My initial reaction, I have to admit, was a rather severe bit of selfish annoyance.
You see, in taking what he called an “indefinite fast from the world of single-serving friendships,” my friend was all but severing the final tenuous string that bound us as companions. I can’t imagine when the next time I’ll be able to make it down to Key West, and he has absolutely no reason to make the long journey up to East Texas. I will make every effort to keep in touch via email and handwritten letters. But I don’t know if he’s planning to continue using the former, and I’m unsure how often I’ll be able to keep up with the latter. The world has changed.
Still, I am frustrated… not only with my friend, but with the all too common predisposition to throw the proverbial baby out with the bathwater.
You often hear about the dangers of social media, including: narcissism, wasted time, envy of the lives of others, lack of integrity or the temptation to restart unhealthy relationships.
Of course, these are all concerns, and you need to consider them in terms of what role social media has in your life. But I don’t think social media is dangerous. I think we are dangerous.
We don’t need social media to sin. Social media, in fact, reveals our character. If I think too highly of myself, lack self-control, or lack integrity, these will be visible in my Facebook posts.
So don’t blame social media for your issues.
Too often Christians are the laggards, fearful and unsure about new opportunities. We are also the ones quick to call out the implications of sin and temptation in realms of human advance. But what if we thought carefully and constructively from the get-go?
Rather than envy your friends’ accomplishments or adventures, rejoice with them. When I see posts from a friend in Paris, or about my little sister’s new baby, or a former classmate who lives in Austin having just run a marathon, I am happy for them. Seek God’s grace to “rejoice with those who rejoice.”
Also, I believe we need the accountability of the crowd.
We have different pictures of what “accountability” looks like. But these days, it’s various people and groups demanding that the person they know is the same one, whether at work, on campus, at family gathering or in a bar.
When I first got on Facebook eight years ago, I was only able to because I worked at a college. My peers and elders could not get an account at first. As they joined, I was pulled and torqued into more integrity in relationships as I needed all my stories to line up. I was not radically different when with different people, but Facebook has forced me to be consistent with different areas of my life. As a result, I am more at peace.
There is a temptation to share more positively than we ought, to make our lives look better on Facebook than they really are. But as Christians we know and accept that we’re insufficient, that we’re prone to selfishness. So I need to be honest with that, in an appropriate way, even online.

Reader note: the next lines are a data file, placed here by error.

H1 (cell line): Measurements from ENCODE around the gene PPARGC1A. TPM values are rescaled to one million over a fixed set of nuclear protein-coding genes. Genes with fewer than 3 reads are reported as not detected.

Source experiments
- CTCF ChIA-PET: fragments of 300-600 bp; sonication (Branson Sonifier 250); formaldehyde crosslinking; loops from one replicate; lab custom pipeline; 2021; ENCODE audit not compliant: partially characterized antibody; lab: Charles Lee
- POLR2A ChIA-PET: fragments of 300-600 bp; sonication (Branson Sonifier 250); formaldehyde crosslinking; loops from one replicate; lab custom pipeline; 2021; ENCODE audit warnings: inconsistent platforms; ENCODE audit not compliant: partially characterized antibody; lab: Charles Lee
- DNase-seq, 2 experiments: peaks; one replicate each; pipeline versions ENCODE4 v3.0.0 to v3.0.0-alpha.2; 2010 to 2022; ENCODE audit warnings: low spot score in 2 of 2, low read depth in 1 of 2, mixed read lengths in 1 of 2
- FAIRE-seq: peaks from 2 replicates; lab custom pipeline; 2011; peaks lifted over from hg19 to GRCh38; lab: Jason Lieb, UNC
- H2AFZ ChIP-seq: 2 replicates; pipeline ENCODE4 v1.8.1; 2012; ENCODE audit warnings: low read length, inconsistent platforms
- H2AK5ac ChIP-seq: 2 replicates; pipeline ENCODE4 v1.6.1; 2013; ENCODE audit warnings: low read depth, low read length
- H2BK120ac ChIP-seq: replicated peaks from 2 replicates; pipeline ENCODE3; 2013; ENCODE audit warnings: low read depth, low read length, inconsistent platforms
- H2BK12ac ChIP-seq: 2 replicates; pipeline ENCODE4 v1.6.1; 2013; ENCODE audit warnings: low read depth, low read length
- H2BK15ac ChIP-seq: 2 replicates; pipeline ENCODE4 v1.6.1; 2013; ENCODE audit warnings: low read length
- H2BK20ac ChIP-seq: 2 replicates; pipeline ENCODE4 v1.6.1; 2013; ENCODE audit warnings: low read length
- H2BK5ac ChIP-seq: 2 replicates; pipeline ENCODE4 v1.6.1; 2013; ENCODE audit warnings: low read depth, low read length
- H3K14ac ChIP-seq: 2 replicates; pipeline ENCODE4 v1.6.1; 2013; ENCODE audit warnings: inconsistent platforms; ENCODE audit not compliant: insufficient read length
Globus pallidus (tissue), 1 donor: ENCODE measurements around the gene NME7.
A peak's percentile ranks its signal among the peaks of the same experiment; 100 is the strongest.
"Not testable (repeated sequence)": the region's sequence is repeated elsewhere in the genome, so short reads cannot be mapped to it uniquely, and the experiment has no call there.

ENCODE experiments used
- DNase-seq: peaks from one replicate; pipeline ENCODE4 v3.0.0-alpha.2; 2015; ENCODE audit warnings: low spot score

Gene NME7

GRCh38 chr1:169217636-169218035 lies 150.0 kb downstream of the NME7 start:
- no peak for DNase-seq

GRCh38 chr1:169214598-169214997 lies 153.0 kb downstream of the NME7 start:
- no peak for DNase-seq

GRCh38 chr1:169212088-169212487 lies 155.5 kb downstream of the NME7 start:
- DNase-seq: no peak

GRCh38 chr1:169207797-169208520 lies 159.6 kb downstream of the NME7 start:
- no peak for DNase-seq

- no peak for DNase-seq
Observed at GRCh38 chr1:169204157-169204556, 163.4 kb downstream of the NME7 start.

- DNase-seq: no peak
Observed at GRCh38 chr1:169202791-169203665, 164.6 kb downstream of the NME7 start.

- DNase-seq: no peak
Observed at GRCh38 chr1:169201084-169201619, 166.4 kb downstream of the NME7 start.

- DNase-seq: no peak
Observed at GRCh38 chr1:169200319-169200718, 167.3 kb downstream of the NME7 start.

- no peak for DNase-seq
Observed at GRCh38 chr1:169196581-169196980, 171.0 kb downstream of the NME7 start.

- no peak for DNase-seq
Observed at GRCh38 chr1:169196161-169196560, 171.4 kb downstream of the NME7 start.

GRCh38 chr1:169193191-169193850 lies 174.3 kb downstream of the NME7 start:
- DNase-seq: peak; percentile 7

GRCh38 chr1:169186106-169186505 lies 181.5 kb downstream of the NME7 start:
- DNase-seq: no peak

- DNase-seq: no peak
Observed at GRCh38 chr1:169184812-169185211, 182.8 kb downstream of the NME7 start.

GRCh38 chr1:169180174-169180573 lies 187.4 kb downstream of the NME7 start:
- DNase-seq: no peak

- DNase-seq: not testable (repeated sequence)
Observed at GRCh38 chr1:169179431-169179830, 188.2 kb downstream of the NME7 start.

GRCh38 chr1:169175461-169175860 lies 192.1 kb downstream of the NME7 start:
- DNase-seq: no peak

If I snap at my kids, I don’t need to go to my Facebook friends as if they’re the world’s largest confessional booth. But I can be honest with, “I’m not the father I wish I was,” or “Being a dad is really hard work.” These little lines help all of us acknowledge life isn’t all sunshine and puppy dogs.
Social media helps us love other people better. We are able to keep in touch with many more people. Of course, critics are quick to say, “But how deep are those relationships? Aha! Gotcha!”
At the least, social media creates a wealth of small talk relationships that can dip down into deeper topics more quickly.
I know when people are really sick, when there are major life changes, or when someone goes radio-silent for a while, I can pop them a message, ring them up on the ol’ landline, or even drop by those who are in my zip code. When we do interact more personally and directly, I can leap over the chit-chat and get to the heart of the matter.
Plus, social tools help us serve others more efficiently. We can find out who needs meals, who’s moving, who needs a new refrigerator, and then we can help each other out.
We are now visible and accessible. Gone are the days when someone entered “church” by walking through the sanctuary doors. Today, the Church lives beyond the sanctuary walls — and that’s good because far too many people today wouldn’t be caught dead in a pew. Now, the life of the Church is at least partly visible and public via other interactions, including those on social media.
Social media, for all its benefits and harm to our lives and character, will always be what we make it.
Twitter and Facebook aren’t the danger here — the danger lies with us and only us. So let’s use it to become better… better individuals, better friends, better servants, and better followers of Christ.